Montana joined 17 other states that allow constitutional carry on Feb. 18 when Gov. Greg Gianforte signed House Bill 102 into law. The measure takes effect June 1 and includes a variety of other measures that ease the burden of lawful residents who want to exercise their right to self-defense.
“On behalf of the NRA's more than five-million members, we thank Gov. Gianforte for his leadership in recognizing the right of law-abiding Montanans to defend themselves and their loved ones without being required to seek government permission,” said Jason Ouimet, executive director, NRA-ILA. “The NRA will continue standing up and stepping forward to protect and preserve our most basic, fundamental freedoms here in Montana and across the United States.” Other states that already recognized constitutional carry include, Alaska, Arizona, Arkansas, Idaho, Kansas, Kentucky, Maine, Mississippi, Missouri, New Hampshire, North Dakota, Oklahoma, South Dakota, Utah, Vermont, West Virginia and Wyoming.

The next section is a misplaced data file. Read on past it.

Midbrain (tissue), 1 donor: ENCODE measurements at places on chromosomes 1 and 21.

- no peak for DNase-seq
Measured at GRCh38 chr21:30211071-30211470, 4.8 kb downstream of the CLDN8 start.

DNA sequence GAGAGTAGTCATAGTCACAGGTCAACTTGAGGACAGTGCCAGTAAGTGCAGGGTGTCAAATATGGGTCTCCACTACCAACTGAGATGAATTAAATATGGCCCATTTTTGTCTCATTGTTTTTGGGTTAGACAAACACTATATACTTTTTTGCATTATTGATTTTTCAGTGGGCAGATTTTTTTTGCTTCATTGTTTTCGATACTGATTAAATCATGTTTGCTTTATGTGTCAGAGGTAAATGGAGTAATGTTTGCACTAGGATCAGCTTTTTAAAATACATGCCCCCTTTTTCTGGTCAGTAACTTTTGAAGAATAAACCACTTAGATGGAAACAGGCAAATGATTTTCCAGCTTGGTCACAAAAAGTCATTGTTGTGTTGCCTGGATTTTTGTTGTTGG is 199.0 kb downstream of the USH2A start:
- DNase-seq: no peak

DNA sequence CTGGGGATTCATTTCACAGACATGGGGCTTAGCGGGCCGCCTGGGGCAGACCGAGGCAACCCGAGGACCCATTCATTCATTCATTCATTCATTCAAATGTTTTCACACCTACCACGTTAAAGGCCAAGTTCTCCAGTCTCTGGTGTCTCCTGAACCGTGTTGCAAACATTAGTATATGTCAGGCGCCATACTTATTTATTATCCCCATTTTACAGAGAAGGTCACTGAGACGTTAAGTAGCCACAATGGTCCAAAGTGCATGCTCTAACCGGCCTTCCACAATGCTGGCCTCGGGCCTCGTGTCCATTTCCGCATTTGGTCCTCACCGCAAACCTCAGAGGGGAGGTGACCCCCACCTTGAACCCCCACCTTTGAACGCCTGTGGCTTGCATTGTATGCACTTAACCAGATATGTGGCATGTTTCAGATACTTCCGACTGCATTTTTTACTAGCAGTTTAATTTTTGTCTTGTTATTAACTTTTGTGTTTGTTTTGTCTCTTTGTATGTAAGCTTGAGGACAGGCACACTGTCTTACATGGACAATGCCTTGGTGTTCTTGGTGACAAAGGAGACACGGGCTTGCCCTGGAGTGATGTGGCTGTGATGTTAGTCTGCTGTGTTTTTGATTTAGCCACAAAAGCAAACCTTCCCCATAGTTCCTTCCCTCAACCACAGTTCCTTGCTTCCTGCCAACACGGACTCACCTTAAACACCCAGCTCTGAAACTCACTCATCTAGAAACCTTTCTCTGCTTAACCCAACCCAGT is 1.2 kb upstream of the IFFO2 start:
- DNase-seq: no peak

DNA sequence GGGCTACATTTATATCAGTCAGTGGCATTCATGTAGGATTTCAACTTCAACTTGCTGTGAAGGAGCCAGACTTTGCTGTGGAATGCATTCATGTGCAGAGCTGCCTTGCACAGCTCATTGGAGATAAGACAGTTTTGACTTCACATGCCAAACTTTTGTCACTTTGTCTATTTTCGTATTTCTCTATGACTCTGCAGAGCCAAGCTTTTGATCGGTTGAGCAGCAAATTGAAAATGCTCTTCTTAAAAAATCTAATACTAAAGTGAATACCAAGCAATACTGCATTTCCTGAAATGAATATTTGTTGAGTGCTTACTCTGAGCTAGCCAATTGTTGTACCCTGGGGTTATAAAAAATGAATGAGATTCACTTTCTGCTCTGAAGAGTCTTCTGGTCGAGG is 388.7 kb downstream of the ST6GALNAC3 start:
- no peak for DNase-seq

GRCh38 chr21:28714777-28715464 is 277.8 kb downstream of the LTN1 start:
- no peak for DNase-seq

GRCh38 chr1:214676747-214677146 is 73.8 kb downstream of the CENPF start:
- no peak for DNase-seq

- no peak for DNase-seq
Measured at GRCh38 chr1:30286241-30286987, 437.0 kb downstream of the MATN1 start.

Despite that growing roster, the number of concealed carry permits nationwide continues to rise. The latest report from the Crime Prevention Research Center, with figures from 2020, indicates 19.48 million Americans currently hold one—a 34-percent increase since 2016. The total grew by more than 800,000 when compared to 2019, despite the increased number of constitutional carry states and regions that either slowed or stopped their issuance due to COVID-19 concerns. In addition, attending mandatory courses was, and continues to be in most areas, a challenge due to unprecedented demand, as well as health-related mandates and social-distancing guidelines.
Last year’s record-setting pace of firearm sales—driven largely by safety concerns raised during the pandemic and widespread social unrest—also indicate space in most firearm courses will continue to be a scarce commodity. As that backlog clears concealed carry permits may reach unprecedented levels across the nation.